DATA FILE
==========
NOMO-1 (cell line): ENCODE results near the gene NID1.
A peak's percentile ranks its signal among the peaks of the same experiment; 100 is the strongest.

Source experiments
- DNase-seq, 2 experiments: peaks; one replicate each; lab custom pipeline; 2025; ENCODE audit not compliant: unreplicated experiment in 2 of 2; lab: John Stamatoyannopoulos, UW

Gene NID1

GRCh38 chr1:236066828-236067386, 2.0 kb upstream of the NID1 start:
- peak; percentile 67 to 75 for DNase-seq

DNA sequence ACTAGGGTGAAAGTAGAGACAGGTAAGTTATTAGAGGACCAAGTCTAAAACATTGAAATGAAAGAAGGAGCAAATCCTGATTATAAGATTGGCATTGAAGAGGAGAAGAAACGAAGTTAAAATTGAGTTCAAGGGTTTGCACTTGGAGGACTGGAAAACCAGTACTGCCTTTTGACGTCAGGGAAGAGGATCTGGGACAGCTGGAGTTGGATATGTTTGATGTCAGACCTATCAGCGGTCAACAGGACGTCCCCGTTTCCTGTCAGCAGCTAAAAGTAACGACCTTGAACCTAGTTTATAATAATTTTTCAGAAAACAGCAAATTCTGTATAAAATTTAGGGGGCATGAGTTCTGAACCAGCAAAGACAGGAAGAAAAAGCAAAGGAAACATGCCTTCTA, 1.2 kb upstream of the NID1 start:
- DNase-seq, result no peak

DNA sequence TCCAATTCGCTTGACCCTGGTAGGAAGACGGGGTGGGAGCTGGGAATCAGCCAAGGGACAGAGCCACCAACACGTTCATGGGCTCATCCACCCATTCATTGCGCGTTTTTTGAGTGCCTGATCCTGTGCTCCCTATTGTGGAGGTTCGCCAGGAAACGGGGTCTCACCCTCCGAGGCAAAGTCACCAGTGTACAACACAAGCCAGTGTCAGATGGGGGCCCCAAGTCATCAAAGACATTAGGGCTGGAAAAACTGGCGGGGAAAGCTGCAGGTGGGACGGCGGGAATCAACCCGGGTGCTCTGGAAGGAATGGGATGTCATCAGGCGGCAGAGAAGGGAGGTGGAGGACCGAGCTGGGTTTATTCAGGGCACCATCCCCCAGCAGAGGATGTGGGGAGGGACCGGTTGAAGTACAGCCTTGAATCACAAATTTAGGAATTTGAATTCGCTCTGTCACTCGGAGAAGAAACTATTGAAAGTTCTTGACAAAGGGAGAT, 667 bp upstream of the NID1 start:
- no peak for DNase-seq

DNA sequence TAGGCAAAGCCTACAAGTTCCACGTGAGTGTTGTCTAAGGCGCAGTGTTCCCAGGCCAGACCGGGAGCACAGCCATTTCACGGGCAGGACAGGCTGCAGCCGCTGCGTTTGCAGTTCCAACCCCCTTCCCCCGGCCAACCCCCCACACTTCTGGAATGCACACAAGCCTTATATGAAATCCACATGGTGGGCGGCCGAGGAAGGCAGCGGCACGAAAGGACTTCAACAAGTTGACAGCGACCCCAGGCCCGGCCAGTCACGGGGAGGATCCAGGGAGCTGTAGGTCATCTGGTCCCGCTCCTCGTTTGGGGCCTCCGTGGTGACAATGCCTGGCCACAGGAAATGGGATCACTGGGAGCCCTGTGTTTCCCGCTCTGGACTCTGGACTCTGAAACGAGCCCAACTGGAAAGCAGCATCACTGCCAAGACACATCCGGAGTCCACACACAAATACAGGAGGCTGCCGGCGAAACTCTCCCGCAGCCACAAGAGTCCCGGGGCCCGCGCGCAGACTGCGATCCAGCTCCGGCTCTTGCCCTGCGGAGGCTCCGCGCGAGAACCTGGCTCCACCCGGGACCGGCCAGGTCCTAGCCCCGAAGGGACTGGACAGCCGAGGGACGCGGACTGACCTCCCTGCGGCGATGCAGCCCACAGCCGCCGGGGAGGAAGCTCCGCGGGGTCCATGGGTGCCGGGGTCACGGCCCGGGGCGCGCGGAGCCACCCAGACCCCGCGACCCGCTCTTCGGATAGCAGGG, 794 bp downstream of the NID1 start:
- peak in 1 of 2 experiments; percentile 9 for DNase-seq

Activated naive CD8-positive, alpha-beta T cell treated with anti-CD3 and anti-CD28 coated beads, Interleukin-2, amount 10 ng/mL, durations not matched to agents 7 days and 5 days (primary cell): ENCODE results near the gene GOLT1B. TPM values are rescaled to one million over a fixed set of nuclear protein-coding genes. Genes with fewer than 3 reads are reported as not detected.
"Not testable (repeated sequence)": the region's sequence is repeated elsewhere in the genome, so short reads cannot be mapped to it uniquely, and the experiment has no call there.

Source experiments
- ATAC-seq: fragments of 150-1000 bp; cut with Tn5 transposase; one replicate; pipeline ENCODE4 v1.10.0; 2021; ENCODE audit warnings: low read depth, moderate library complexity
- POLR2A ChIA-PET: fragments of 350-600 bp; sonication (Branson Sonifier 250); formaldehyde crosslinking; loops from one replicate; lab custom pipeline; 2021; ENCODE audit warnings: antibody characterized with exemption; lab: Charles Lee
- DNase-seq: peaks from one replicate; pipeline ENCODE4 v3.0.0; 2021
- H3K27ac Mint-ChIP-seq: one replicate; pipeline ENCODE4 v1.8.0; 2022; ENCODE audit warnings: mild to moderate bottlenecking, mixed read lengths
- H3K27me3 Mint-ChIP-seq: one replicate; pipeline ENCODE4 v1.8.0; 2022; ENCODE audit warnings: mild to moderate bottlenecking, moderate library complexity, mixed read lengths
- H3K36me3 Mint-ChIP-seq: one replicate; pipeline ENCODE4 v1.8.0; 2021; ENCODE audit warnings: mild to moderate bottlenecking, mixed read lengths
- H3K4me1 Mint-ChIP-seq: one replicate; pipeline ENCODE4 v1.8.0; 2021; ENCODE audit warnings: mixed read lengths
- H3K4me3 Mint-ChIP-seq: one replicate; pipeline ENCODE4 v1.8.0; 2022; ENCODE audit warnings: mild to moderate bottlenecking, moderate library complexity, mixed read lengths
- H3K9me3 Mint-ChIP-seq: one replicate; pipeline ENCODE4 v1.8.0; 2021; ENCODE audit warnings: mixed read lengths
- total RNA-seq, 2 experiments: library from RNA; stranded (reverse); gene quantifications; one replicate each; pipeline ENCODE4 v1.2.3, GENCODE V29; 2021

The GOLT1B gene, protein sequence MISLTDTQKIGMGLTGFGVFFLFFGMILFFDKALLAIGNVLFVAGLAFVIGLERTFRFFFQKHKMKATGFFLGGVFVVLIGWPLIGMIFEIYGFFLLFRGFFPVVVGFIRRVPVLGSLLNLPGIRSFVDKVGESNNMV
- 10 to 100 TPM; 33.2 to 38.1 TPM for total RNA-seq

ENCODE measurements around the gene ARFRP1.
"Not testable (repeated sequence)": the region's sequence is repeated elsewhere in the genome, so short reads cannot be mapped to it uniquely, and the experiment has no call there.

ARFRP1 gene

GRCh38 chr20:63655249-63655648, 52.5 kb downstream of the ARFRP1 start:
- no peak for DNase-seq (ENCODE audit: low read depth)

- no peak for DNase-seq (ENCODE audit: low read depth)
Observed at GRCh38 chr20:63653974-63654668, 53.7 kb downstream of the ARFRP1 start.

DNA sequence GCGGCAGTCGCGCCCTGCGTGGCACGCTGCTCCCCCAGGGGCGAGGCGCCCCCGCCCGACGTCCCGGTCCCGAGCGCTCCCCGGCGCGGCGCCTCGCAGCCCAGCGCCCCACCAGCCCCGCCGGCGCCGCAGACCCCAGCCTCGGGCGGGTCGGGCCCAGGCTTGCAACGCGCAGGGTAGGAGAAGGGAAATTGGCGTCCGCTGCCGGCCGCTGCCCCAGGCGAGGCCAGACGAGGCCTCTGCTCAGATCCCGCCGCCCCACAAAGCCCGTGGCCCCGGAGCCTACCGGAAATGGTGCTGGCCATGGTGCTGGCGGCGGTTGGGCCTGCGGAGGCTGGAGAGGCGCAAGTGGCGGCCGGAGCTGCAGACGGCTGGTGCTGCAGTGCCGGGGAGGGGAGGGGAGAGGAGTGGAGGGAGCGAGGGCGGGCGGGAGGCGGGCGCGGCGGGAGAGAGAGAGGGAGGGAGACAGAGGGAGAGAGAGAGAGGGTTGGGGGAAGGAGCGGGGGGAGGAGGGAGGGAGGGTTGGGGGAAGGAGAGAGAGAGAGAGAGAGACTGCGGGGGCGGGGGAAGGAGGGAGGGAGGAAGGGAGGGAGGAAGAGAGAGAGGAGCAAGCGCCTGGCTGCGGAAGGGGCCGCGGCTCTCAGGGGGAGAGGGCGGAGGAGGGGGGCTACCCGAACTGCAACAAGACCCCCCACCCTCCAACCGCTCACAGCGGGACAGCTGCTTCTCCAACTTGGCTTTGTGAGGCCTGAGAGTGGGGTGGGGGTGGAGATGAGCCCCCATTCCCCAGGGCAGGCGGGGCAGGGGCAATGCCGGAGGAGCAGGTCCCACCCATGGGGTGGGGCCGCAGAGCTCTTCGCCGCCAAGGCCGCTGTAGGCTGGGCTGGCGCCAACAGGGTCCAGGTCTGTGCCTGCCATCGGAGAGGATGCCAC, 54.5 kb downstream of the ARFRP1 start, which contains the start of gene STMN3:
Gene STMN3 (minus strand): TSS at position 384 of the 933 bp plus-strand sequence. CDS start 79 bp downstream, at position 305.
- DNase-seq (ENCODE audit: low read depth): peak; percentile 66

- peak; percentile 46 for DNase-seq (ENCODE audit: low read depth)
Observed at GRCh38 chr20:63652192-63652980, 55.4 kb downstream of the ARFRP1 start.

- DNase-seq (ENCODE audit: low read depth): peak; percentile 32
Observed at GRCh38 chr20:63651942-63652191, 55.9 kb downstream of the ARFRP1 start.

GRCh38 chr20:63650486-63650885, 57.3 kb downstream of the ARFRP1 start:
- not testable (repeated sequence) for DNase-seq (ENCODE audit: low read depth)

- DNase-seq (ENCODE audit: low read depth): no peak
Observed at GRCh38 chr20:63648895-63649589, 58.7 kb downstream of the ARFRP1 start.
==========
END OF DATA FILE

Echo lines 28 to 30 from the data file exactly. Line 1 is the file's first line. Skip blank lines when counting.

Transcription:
- 10 to 100 TPM; 33.2 to 38.1 TPM for total RNA-seq

ENCODE measurements around the gene ARFRP1.
"Not testable (repeated sequence)": the region's sequence is repeated elsewhere in the genome, so short reads cannot be mapped to it uniquely, and the experiment has no call there.